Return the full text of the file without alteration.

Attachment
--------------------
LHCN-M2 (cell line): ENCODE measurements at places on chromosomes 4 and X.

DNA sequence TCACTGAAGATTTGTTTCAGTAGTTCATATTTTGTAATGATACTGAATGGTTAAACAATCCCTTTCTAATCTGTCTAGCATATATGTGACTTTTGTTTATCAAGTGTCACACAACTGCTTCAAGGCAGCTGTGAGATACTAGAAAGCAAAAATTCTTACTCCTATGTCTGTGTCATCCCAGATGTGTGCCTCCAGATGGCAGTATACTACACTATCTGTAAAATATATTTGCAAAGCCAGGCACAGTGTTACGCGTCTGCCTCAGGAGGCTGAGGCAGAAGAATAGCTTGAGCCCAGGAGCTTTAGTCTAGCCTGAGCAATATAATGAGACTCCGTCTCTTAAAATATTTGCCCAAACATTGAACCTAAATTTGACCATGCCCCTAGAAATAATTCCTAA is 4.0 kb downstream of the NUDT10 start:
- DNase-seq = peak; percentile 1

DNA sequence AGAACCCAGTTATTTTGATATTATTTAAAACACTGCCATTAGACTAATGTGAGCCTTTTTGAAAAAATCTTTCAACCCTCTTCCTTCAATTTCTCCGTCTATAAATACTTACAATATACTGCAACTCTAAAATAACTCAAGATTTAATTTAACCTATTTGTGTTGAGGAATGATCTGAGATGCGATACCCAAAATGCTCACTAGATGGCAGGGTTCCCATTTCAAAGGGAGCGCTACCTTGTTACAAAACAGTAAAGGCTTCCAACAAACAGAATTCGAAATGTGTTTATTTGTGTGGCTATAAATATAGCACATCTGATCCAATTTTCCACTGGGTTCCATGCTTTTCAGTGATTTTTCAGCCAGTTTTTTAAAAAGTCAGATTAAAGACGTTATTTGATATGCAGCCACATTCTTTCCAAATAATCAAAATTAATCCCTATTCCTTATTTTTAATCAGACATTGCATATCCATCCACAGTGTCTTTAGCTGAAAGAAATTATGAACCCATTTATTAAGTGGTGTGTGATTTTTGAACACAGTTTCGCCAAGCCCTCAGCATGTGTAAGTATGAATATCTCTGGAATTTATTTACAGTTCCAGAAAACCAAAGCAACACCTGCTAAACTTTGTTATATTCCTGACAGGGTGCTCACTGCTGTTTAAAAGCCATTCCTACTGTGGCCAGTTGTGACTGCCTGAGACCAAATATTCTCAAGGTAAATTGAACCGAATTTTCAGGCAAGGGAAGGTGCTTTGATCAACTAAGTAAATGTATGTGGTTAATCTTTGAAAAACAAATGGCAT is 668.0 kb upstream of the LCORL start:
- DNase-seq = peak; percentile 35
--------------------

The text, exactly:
LHCN-M2 (cell line): ENCODE measurements at places on chromosomes 4 and X.

DNA sequence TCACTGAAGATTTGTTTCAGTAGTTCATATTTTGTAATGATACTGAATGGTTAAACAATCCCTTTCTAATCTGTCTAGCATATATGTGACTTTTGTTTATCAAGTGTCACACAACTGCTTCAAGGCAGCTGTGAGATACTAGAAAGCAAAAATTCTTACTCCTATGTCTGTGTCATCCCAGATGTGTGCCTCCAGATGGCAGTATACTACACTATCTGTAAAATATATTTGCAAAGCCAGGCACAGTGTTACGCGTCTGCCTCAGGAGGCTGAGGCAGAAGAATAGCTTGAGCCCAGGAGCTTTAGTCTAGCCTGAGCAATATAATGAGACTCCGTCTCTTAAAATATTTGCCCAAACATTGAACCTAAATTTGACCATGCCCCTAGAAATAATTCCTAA is 4.0 kb downstream of the NUDT10 start:
- DNase-seq = peak; percentile 1

DNA sequence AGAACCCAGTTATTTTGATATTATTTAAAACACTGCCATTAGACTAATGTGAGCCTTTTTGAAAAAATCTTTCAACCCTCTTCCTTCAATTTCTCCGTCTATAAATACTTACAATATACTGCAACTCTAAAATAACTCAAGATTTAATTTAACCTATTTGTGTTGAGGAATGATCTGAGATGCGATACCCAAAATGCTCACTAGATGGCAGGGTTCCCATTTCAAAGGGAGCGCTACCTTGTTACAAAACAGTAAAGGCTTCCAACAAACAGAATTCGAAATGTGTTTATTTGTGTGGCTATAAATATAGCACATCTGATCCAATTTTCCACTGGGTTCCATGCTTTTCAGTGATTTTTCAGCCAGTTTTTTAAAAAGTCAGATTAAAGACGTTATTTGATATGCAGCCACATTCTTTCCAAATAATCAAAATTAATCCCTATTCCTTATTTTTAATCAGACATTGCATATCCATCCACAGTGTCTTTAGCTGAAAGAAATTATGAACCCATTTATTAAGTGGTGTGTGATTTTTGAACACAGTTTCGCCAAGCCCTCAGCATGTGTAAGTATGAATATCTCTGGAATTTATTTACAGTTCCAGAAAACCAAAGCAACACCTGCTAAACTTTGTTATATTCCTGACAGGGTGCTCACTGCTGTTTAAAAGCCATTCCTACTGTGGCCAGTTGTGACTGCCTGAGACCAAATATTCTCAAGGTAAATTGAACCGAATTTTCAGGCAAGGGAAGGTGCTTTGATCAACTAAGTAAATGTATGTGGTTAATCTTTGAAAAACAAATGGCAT is 668.0 kb upstream of the LCORL start:
- DNase-seq = peak; percentile 35